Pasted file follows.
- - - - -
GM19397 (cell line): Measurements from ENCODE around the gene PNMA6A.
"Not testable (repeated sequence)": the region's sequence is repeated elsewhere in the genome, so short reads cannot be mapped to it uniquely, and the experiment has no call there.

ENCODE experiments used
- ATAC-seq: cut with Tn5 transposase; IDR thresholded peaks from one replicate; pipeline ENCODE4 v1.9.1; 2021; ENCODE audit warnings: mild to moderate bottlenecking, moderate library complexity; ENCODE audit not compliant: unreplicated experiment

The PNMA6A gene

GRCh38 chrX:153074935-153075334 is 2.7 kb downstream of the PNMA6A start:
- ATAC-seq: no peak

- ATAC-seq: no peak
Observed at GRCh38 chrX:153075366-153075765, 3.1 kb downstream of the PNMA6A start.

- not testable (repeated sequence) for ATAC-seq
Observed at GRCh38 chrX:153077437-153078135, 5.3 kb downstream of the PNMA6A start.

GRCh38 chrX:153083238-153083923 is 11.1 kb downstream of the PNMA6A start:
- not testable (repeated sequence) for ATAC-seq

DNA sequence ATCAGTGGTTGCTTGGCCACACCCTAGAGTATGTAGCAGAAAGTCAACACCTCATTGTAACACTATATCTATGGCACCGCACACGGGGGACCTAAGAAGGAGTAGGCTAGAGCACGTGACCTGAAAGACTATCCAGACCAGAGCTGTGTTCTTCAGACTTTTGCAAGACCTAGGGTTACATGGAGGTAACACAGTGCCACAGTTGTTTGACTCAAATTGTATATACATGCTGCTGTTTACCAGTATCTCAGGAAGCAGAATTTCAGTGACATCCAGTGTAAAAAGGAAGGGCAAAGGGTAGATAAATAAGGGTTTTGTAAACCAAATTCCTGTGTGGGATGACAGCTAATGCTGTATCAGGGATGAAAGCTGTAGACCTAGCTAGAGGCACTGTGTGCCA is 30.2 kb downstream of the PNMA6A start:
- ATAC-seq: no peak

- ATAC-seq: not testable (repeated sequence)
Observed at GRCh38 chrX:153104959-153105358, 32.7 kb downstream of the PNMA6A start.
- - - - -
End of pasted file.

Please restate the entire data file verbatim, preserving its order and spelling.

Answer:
GM19397 (cell line): Measurements from ENCODE around the gene PNMA6A.
"Not testable (repeated sequence)": the region's sequence is repeated elsewhere in the genome, so short reads cannot be mapped to it uniquely, and the experiment has no call there.

ENCODE experiments used
- ATAC-seq: cut with Tn5 transposase; IDR thresholded peaks from one replicate; pipeline ENCODE4 v1.9.1; 2021; ENCODE audit warnings: mild to moderate bottlenecking, moderate library complexity; ENCODE audit not compliant: unreplicated experiment

The PNMA6A gene

GRCh38 chrX:153074935-153075334 is 2.7 kb downstream of the PNMA6A start:
- ATAC-seq: no peak

- ATAC-seq: no peak
Observed at GRCh38 chrX:153075366-153075765, 3.1 kb downstream of the PNMA6A start.

- not testable (repeated sequence) for ATAC-seq
Observed at GRCh38 chrX:153077437-153078135, 5.3 kb downstream of the PNMA6A start.

GRCh38 chrX:153083238-153083923 is 11.1 kb downstream of the PNMA6A start:
- not testable (repeated sequence) for ATAC-seq

DNA sequence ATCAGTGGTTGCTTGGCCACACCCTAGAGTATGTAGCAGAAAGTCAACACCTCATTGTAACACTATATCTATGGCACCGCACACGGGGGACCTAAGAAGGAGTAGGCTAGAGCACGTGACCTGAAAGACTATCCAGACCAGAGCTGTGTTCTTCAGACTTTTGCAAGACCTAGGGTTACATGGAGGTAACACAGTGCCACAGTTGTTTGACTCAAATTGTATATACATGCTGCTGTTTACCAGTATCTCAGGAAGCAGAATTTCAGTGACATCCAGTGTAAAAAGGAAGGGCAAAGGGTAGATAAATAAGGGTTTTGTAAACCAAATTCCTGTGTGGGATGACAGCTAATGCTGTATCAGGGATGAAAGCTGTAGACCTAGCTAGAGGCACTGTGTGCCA is 30.2 kb downstream of the PNMA6A start:
- ATAC-seq: no peak

- ATAC-seq: not testable (repeated sequence)
Observed at GRCh38 chrX:153104959-153105358, 32.7 kb downstream of the PNMA6A start.